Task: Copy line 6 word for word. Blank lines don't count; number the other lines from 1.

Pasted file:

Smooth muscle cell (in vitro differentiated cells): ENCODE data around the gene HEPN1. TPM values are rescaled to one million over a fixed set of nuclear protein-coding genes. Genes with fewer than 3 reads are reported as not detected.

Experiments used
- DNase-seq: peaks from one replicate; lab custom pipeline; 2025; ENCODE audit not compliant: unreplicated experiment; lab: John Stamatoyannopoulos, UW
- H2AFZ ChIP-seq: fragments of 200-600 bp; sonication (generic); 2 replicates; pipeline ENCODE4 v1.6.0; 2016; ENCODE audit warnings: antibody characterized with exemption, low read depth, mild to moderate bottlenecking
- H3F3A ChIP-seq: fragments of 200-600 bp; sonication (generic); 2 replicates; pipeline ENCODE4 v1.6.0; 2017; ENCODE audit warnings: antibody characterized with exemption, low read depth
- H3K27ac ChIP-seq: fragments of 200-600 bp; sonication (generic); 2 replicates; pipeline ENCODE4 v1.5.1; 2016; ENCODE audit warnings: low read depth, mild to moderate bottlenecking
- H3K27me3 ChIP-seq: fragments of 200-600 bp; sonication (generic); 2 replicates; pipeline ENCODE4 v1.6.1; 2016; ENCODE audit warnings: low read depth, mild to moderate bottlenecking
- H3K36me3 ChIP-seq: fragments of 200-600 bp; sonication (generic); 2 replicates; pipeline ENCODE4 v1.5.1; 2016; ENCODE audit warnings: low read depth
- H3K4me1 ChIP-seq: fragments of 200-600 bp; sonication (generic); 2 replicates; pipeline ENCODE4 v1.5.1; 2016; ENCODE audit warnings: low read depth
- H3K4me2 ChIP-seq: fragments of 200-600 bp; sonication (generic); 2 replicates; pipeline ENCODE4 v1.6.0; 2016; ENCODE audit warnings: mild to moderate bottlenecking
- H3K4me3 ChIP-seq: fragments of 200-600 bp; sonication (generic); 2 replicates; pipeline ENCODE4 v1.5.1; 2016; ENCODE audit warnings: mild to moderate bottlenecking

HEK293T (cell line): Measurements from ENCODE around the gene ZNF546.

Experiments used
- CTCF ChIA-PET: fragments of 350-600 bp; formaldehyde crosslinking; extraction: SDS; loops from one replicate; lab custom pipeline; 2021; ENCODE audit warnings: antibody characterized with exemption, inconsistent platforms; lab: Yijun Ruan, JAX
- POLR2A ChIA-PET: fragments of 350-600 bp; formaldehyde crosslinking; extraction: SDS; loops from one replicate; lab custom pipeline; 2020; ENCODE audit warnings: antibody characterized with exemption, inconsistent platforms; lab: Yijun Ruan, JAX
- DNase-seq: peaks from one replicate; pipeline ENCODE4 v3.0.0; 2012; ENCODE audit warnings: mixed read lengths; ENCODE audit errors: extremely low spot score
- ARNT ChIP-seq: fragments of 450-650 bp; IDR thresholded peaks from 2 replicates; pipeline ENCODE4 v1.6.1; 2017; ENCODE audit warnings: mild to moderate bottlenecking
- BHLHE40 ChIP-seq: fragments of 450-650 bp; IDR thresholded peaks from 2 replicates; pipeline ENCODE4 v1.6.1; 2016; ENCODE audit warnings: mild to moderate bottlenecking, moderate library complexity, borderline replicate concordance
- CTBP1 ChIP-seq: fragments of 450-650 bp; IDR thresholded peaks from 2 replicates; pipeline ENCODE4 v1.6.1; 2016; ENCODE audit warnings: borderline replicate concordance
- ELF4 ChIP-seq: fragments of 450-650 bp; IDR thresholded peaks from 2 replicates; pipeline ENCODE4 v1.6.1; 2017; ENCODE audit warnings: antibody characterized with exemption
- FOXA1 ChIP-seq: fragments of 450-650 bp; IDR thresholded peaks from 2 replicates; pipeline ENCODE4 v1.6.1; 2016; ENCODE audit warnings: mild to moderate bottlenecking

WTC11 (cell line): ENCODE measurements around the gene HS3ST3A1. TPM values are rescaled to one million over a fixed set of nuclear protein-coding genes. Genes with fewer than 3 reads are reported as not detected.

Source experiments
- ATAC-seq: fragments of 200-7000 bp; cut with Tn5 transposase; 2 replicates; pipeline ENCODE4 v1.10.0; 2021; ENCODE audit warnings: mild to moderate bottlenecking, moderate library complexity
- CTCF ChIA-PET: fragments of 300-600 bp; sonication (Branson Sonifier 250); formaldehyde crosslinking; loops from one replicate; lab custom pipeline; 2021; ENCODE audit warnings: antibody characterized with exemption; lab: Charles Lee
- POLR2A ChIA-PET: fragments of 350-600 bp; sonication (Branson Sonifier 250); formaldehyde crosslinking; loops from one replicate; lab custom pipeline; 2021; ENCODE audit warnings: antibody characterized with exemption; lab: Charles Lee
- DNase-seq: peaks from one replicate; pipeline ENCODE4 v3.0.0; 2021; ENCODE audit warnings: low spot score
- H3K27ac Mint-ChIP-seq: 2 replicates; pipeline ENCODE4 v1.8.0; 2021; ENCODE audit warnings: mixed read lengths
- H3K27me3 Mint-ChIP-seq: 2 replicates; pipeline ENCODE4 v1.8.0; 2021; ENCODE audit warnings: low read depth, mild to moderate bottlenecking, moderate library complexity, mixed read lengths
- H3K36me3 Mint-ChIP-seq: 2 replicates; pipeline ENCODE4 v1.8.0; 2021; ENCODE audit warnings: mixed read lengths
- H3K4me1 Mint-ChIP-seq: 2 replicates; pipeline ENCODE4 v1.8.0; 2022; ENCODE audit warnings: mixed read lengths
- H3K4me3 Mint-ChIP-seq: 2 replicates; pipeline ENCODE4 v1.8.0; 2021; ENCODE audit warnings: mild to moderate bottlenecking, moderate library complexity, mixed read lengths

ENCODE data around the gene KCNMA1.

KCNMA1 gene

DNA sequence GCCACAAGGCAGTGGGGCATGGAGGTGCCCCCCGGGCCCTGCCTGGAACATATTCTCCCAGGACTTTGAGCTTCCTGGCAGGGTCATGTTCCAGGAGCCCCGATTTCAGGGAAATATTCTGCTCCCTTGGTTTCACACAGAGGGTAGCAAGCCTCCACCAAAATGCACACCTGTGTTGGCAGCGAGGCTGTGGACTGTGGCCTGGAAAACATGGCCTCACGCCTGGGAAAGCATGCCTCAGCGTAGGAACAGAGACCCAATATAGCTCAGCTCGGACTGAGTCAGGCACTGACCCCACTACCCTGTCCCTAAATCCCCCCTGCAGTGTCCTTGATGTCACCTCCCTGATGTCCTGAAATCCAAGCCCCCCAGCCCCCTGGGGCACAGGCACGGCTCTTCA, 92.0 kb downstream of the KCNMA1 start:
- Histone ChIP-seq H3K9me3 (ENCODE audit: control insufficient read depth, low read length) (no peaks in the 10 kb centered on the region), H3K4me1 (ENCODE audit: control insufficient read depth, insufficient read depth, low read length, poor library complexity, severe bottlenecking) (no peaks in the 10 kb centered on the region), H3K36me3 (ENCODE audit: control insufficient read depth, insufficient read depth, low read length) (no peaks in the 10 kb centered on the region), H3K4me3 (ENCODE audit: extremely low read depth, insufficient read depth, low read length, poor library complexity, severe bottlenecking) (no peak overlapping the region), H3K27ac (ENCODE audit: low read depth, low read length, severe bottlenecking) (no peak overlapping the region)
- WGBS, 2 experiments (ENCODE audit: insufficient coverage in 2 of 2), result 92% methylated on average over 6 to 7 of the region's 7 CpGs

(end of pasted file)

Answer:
- H3K27ac ChIP-seq: fragments of 200-600 bp; sonication (generic); 2 replicates; pipeline ENCODE4 v1.5.1; 2016; ENCODE audit warnings: low read depth, mild to moderate bottlenecking